Your move. Clarifications?

    Hahaha. Thanks for honest and thorough response, markw.

    Analog vs. digital: Forgive my stupidity here, but what is the value of the digital optical cable? Is there an advantage to using the optical vs. standard RCA jacks?

    Speakers: Yes, I'm sorry I was unclear about this. I have two three-way Technics SB-K22 speakers from the '80s that still KOTJ. Because I don't have the $$ at the moment to buy speakers, I thought I'd start with the receiver and CD player and buy speakers later on. My plan is to eventually buy three more speakers and a subwoofer to round out the 5.1.

    EQ: Is it really this hard to incorporate an EQ in today's stereo systems? Everything I read suggests so, sadly. I realize that channeling the sound through another piece of equipment downgrades the quality, and that contemporary receivers have built-in EQs, but that's a trade-off I'm willing to make for control over the sound. I listen to a variety of music from classical to heavy stuff, and sometimes, especially with older, low-quality punk albums or something, it's helpful to be able to tweak the sound just right. Bass and treble knobs just aren't going to do it for me. Would you suggest running an EQ through a pre-amp?

    Phono pre-amp: Stupid question number 20: Can I run an EQ through a phono pre-amp?

    Thanks!
  • 05-26-2008, 05:32 PM
    blackraven
    Well I just checked the picture of the back side of the onkyo 705 and it has tape in and out jacks, so you should be able to hook up an equalizer as well as a Turn Table.
  • 05-26-2008, 05:38 PM
    ambrose1am
    Quote:

    Originally Posted by hifitommy
    take a look at the harman kardon receivers. an eq may be unnecessary for good reproduction, and its an additional expense.

    oppo sells some great units that have been well received at stereophile and tas for less than $200.

    you dont mention speakers but the magneplanar MMGs for $550 are a great deal and psb alphas for $279 are another. a sub can come later.

    Thanks for the comments, hifitommy. Much appreciated.

    In wanting an EQ, I know I'm being stubborn and stupid in terms of sound quality, but I like the control and I like fiddling.

    I'm really curious about your Oppo recommendation. I have a Malata codefree DVD player, and I've been thinking about upgrading to an Oppo. But I always assumed Oppos produced inferior sound compared to say, the cheapest Marantz CD player. I realize you aren't saying the Oppo is as good as a high-end Marantz, but does the Oppo really produce decent sound quality? That just might solve my problem if so.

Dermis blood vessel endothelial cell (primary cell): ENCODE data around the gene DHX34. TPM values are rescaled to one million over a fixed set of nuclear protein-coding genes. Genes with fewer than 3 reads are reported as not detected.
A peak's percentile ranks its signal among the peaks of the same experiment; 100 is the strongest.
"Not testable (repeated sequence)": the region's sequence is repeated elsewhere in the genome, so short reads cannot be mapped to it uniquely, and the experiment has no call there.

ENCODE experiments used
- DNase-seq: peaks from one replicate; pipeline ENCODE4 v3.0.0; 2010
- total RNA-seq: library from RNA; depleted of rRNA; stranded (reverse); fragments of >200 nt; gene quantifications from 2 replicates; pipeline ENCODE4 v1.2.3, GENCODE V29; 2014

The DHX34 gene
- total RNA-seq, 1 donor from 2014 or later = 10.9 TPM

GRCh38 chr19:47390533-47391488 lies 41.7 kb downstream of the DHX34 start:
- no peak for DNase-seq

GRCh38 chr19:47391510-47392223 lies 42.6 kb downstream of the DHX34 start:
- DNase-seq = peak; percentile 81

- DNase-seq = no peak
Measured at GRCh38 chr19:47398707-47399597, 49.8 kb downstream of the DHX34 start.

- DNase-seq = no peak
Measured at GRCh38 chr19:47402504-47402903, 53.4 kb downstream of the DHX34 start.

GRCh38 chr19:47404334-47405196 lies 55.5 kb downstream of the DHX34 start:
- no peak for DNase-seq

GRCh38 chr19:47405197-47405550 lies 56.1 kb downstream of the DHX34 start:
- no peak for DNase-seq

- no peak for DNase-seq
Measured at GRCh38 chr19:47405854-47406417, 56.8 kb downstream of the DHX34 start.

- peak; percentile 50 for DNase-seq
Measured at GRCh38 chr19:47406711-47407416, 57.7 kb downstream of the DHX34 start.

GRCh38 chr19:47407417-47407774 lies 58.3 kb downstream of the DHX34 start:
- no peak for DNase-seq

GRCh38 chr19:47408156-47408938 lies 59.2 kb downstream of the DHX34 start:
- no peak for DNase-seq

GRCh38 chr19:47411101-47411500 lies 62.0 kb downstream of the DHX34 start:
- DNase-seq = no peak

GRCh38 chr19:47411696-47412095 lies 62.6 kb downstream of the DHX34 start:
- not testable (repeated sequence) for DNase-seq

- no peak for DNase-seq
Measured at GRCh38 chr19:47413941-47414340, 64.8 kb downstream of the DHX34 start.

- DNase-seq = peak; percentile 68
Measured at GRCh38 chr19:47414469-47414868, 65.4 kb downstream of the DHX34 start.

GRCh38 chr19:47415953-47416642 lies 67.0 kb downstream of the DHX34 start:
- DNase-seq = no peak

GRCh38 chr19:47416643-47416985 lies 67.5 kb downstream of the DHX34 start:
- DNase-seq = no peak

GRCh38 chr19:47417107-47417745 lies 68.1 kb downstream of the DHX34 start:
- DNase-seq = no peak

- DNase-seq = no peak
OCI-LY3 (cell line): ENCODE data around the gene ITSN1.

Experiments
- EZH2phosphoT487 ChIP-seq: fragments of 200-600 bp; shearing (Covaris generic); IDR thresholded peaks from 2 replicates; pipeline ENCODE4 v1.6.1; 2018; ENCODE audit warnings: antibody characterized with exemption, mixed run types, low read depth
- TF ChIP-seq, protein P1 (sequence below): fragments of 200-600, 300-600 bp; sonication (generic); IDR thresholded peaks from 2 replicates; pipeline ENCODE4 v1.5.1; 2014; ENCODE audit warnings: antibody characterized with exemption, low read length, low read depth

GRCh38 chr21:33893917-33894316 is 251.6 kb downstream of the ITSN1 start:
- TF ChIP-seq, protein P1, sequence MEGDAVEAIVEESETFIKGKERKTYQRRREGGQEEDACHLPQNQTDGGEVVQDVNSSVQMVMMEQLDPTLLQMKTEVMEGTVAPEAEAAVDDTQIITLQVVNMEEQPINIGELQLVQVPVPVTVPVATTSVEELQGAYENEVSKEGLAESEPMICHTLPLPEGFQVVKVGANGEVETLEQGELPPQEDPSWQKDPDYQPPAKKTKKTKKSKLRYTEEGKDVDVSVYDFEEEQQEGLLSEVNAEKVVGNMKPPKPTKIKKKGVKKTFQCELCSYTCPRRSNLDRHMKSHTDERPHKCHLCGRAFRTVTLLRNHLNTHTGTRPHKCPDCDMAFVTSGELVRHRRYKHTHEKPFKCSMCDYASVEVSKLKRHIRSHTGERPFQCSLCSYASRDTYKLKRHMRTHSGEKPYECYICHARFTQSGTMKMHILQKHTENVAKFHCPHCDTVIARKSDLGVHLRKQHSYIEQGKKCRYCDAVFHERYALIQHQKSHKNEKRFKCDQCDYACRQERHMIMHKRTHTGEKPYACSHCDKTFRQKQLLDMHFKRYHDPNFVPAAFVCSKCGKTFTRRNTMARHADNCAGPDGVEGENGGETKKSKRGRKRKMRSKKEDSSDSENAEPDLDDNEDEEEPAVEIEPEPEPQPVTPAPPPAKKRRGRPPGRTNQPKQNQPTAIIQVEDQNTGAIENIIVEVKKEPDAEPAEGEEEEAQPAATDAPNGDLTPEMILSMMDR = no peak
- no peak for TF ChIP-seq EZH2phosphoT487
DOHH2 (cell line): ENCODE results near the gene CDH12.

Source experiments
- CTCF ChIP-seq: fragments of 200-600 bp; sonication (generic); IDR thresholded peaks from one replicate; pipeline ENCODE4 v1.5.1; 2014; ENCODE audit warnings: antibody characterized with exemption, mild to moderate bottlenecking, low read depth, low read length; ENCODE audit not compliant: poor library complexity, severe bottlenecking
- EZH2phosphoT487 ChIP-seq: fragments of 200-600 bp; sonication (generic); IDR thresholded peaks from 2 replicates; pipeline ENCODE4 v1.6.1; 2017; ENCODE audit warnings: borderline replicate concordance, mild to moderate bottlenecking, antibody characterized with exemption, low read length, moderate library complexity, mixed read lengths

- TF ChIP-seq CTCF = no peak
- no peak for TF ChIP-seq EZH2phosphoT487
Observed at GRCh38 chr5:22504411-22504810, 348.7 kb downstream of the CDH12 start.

Thanks for the speaker recommendations! I'll look into them.
  • 05-26-2008, 05:41 PM
    ambrose1am
    Quote:

    Originally Posted by blackraven
    For a receiver, look at the Onkyo TX-SR705, it has every thing you are looking for in a receiver.

    For a CD, SACD, DVD-A, DVD player, consider the Oppo 983 for $399 www.oppodigital.comm This would be my choice. The reviews on it are very good.

    Or consider the Marantz 5001 CD player for under $300 and the oppo 980/981 DVD/SACD players for around $180.

    Other standard CDP's Music Hall 25.2 for about $500, Cambridge Audio 640c for about $600. Marantz makes a universal DVD player the DV7001 for $700, it plays CD, SACD.

    Thanks blackraven! All these comments have been extremely helpful. I suppose it's worth it for me to consider the Oppo. Do you think that Oppo's sound is on par with that low-end Marantz CDP?

    I'm definitely going to check out that Onkyo--huge thanks there!
  • 05-26-2008, 05:44 PM
    ambrose1am
    Quote:

    Originally Posted by PDN
    With a budget of $1K for an A-V receiver with a phono input circuit, CD player, powered subwoofer, center channel, and a pair of surround sound satellite speakers (you claim to have your L&R mains), I'm afraid you will not get much quality. In fact, you may be hard pressed to purchase even mass market components at a Circuit City or Best Buy. Most CD player changers accomodate 5 discs, not 3. I've never heard of that as MarkW states. Remember upgrading from a 25 year old 2 channel stereo system with a turntable to a complete 5.1 surround sound system is a big jump. I know, I just went through it but over a 3 year period upgrading one component at a time until I feel I've reached my dream system (at least for now). With all of the tweaks (speaker wire, vibrapods, power conditioner, DVD player, etc), I believe I've spent a gross of $6K but then sold some components so the net is under that. You asked for advice. I would take that $1K and get yourself a decent 5.1 A-V receiver with a phono input for say $650.00 and CD player or CD Changer for approx $330.00 and with sales tax, that should come to about $1K. Play these through your two main speakers for now. Then as more funds become available, continue to build. That's my advice. All the best.

    Thanks, PDN. You nailed it. My plan is start with a decent receiver and CDP and work my way up to speakers. Thanks for the post and advice.
  • 05-26-2008, 06:07 PM
    blackraven
    The oppo puts out hi quality audio, especially SACD. Don't be fooled by its price. And , yes it is on par with the marantz 5001. The 980 has better audio than the 981 but the 981 is better for video. The 983 is supposed to be excellent for both.
  • 05-27-2008, 02:21 AM
    markw
    Be careful here.
    Quote: